The language and history of the Ninth Amendment reveal that the Framers of the Constitution believed that there are additional fundamental rights, protected from governmental infringement. . . .
The Ninth Amendment reads, “The enumeration in the Constitution, of certain rights, shall not be construed to deny or disparage others retained by the people.” . . . It was proffered to quiet expressed fears that a bill of specifically enumerated rights could not be sufficiently broad to cover all essential rights and that the specific mention of certain rights would be interpreted as a denial that others were protected. . . .
While this Court has had little occasion to interpret the 9th Amendment, “[i]t cannot be presumed that any clause in the constitution is intended to be without effect.” Marbury v. Madison (1803). In interpreting the Constitution, “real effect should be given to all the words it uses.” The 9th Amendment to the Constitution may be regarded by some as a recent discovery and may be forgotten by others, but since 1791 it has been a basic part of the Constitution which we are sworn to uphold. To hold that a right so basic and fundamental and so deep-rooted in our society as the right of privacy in marriage may be infringed because that right is not guaranteed in so many words by the first eight amendments to the Constitution is to ignore the 9th Amendment and to give it no effect whatsoever. Moreover, a judicial construction that this fundamental right is not protected by the Constitution because it is not mentioned in explicit terms by one of the first eight amendments or elsewhere in the Constitution would violate the 9th Amendment, which specifically states that “[t]he enumeration in the Constitution, of certain rights shall not be construed to deny or disparage others retained by the people” (emphasis added). . . .
I do not mean to imply that the 9th Amendment is applied against the States by the 14th. Nor do I mean to state that the 9th Amendment constitutes an independent source of rights protected from infringement by either the States or the Federal Government. Rather, the 9th Amendment shows a belief of the Constitution’s authors that fundamental rights exist that are not expressly enumerated in the first eight amendments and an intent that the list of rights included there not be deemed exhaustive. . . .
While the 9th Amendment — and indeed the entire Bill of Rights — originally concerned restrictions upon federal power, the subsequently enacted 14th Amendment prohibits the States as well from abridging fundamental personal liberties. . . . In sum, the 9th Amendment simply lends strong support to the view that the “liberty” protected by the 5th and 14th Amendments from infringement by the Federal Government or the States is not restricted to rights specifically mentioned in the first eight amendments. . . .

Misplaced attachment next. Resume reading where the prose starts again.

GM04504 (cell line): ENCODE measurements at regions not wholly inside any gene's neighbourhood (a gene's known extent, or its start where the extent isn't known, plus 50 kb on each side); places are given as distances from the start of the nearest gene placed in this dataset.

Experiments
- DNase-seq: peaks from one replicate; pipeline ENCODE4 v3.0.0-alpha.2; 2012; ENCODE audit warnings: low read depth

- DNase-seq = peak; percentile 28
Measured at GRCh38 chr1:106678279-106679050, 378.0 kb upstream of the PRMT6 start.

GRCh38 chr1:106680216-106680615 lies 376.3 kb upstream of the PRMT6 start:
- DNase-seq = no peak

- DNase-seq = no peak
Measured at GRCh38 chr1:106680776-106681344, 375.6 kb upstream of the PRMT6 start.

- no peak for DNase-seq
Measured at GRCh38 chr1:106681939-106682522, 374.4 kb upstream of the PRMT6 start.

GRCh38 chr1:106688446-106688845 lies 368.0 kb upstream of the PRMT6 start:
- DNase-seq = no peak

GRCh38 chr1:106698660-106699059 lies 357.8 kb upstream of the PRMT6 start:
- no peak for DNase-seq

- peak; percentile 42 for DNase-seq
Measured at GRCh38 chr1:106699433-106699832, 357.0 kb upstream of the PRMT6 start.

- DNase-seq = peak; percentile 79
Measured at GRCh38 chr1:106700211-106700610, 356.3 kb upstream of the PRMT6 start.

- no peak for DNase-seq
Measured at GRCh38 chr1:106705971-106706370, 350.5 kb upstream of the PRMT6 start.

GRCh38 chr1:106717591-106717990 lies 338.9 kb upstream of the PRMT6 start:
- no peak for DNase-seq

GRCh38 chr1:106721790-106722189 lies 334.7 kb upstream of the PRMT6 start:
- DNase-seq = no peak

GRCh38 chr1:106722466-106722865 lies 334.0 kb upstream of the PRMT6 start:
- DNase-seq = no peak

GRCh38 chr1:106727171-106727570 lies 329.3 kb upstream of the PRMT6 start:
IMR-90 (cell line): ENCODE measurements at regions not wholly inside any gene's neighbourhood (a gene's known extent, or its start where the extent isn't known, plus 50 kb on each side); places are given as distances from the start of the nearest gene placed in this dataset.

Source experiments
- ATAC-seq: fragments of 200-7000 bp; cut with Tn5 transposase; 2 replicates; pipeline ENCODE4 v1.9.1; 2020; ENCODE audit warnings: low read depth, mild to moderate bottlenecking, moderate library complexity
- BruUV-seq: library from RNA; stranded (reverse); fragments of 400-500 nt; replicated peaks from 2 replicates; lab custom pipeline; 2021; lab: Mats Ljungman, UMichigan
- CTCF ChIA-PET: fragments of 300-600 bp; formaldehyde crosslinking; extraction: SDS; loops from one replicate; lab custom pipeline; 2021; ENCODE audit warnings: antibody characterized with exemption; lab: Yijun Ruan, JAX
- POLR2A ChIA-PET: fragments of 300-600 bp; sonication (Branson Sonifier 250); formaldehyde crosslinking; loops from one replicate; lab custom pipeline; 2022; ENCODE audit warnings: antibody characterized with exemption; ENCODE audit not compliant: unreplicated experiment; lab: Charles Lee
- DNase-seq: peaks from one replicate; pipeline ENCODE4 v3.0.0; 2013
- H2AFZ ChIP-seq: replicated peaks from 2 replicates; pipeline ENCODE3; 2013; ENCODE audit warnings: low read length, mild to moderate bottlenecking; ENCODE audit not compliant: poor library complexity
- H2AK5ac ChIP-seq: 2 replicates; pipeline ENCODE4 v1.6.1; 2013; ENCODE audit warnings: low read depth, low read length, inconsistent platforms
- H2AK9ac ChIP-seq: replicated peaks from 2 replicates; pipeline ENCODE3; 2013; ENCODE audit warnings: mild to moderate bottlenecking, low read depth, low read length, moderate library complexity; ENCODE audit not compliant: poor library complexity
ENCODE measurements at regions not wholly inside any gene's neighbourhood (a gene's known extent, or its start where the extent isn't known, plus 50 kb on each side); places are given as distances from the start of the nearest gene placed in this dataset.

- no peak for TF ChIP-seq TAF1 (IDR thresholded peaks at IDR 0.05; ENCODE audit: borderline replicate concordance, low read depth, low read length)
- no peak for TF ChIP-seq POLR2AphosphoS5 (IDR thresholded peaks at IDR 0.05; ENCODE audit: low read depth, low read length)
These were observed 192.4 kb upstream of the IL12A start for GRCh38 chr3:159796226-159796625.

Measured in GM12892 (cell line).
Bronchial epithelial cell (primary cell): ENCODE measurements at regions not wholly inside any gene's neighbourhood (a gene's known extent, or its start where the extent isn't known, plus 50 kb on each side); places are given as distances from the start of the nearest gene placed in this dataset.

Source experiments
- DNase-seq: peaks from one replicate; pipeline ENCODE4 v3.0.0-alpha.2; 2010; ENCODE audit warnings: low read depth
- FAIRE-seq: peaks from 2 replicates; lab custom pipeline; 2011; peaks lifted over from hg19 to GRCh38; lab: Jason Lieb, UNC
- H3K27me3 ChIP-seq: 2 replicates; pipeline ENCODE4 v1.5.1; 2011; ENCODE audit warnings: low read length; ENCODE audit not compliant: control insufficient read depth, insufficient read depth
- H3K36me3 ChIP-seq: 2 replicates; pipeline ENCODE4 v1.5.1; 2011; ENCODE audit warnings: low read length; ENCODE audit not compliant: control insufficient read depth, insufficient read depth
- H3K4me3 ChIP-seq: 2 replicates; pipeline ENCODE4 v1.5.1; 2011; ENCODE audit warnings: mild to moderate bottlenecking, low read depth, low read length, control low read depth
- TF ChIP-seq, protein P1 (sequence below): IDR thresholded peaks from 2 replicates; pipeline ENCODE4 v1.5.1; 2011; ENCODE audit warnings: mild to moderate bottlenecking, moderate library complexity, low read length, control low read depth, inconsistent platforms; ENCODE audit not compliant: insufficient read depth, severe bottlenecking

The entire fabric of the Constitution and the purposes that clearly underlie its specific guarantees demonstrate that the rights to marital privacy and to marry and raise a family are of similar order and magnitude as the fundamental rights specifically protected.
Although the Constitution does not speak in so many words of the right of privacy in marriage, I cannot believe that it offers these fundamental rights no protection. The fact that no particular provision of the Constitution explicitly forbids the State from disrupting the traditional relation of the family — a relation as old and as fundamental as our entire civilization — surely does not show that the Government was meant to have the power to do so. Rather, as the 9th Amendment expressly recognizes, there are fundamental personal rights such as this one, which are protected from abridgment by the Government though not specifically mentioned in the Constitution. . . .
The logic of the dissents would sanction federal or state legislation that seems to me even more plainly unconstitutional than the statute before us. Surely the Government, absent a showing of a compelling subordinating state interest, could not decree that all husbands and wives must be sterilized after two children have been born to them. Yet by their reasoning such an invasion of marital privacy would not be subject to constitutional challenge because, while it might be “silly,” no provision of the Constitution specifically prevents the Government from curtailing the marital right to bear children and raise a family. . . . [I]f upon a showing of a slender basis of rationality, a law outlawing voluntary birth control by married persons is valid, then, by the same reasoning, a law requiring compulsory birth control also would seem to be valid. In my view, however, both types of law would unjustifiably intrude upon rights of marital privacy which are constitutionally protected.